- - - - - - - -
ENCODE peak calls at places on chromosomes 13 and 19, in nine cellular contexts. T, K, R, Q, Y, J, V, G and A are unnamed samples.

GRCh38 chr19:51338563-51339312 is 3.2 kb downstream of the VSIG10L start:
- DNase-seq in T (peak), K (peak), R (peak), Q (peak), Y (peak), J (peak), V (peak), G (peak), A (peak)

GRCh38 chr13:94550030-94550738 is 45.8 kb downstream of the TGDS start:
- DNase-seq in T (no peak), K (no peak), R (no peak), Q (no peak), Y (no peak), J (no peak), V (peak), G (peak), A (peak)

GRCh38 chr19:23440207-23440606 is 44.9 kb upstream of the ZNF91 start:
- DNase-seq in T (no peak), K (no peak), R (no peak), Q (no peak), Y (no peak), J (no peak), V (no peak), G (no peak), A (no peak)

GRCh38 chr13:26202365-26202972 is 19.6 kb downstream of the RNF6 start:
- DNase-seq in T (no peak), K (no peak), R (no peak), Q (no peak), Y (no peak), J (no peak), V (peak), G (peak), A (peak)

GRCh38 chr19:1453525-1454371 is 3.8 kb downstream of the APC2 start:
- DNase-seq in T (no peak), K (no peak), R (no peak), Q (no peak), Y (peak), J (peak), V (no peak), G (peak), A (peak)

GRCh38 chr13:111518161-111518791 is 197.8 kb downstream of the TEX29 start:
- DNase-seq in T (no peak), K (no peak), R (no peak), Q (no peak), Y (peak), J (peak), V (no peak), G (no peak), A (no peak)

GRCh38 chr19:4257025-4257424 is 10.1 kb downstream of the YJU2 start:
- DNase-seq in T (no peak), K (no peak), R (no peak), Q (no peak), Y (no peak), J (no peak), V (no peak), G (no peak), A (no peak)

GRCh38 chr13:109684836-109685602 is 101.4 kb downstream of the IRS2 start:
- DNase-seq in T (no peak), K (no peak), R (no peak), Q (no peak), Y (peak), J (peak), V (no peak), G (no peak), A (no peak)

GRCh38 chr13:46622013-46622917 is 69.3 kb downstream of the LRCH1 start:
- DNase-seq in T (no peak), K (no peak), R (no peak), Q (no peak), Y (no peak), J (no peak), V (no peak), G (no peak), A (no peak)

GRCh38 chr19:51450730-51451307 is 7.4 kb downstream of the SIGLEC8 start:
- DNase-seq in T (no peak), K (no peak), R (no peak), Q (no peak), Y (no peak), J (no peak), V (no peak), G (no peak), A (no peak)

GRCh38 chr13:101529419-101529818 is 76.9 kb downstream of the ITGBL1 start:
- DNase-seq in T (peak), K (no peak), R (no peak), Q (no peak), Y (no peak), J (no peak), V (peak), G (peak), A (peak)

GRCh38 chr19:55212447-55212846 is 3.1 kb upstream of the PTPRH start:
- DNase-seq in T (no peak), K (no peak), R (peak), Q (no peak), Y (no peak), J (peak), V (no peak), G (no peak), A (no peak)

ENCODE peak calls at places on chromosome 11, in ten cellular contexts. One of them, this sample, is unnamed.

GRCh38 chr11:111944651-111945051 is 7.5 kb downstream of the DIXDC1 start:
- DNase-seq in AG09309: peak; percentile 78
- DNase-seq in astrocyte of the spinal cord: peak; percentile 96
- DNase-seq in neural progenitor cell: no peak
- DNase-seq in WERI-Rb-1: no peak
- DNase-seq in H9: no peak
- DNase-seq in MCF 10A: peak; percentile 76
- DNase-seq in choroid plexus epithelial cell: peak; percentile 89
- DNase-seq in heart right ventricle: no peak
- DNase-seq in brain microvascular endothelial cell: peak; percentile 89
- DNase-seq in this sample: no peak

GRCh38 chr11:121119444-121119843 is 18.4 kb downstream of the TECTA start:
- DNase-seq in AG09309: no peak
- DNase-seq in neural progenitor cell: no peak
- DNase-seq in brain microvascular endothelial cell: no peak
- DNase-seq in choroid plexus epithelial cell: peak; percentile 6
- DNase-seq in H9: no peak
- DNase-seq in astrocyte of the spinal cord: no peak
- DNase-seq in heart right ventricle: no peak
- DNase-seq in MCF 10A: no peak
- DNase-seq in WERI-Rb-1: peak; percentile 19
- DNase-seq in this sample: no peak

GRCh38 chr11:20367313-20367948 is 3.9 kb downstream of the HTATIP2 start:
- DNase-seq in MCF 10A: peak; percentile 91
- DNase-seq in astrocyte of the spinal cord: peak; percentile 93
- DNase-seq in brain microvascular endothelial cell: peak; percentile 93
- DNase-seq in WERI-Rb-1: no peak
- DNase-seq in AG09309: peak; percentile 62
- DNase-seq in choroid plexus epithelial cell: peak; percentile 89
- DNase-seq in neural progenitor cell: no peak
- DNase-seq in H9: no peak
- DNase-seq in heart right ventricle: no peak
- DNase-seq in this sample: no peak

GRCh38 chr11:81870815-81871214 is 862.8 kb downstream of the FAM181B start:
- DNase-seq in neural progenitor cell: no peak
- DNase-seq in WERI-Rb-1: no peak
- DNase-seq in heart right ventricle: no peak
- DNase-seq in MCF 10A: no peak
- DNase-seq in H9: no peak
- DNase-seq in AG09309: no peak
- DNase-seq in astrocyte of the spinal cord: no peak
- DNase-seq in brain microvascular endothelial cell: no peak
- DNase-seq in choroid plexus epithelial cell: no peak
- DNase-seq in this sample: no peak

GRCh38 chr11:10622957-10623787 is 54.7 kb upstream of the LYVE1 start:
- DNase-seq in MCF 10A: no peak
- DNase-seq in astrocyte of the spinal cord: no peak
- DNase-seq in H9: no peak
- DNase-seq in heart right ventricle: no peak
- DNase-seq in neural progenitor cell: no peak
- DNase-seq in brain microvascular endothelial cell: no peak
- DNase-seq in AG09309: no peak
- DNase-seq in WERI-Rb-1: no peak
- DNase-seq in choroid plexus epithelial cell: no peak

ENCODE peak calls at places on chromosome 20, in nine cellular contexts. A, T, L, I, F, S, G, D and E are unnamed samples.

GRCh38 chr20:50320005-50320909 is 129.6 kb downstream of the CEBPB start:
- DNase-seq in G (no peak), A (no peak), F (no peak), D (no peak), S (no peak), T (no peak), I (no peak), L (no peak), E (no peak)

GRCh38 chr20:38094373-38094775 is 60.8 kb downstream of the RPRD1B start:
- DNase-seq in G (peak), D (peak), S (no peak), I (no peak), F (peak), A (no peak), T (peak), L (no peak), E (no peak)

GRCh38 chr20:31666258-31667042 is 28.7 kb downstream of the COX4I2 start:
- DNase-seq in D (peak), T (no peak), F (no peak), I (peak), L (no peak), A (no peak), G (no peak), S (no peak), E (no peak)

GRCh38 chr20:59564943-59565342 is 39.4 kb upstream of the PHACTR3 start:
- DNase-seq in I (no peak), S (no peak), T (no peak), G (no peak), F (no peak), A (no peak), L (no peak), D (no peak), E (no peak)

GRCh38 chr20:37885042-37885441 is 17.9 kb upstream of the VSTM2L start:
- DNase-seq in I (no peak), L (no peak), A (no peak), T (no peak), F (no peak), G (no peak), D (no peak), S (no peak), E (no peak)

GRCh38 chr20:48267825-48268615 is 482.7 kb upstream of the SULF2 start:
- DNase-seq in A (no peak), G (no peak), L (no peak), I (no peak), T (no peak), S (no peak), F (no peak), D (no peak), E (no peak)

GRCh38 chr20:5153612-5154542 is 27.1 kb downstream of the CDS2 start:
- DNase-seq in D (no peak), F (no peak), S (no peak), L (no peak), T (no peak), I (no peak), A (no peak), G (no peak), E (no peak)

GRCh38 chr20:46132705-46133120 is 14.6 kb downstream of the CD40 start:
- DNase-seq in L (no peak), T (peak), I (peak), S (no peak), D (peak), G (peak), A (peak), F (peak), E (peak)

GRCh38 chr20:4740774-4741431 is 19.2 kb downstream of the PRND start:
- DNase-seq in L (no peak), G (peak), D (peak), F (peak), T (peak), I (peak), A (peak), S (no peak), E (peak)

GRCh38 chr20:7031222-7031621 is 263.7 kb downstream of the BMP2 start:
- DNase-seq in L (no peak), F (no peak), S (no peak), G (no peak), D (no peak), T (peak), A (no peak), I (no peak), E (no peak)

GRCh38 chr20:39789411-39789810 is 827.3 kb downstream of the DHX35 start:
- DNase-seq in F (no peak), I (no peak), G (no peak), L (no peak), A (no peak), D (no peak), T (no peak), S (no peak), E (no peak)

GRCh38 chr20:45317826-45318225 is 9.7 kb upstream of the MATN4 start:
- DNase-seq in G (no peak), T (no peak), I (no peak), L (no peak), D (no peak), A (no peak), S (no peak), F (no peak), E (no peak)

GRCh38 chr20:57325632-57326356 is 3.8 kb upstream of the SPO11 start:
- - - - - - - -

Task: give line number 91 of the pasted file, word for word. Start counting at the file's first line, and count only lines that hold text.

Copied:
- DNase-seq in I (no peak), L (no peak), A (no peak), T (no peak), F (no peak), G (no peak), D (no peak), S (no peak), E (no peak)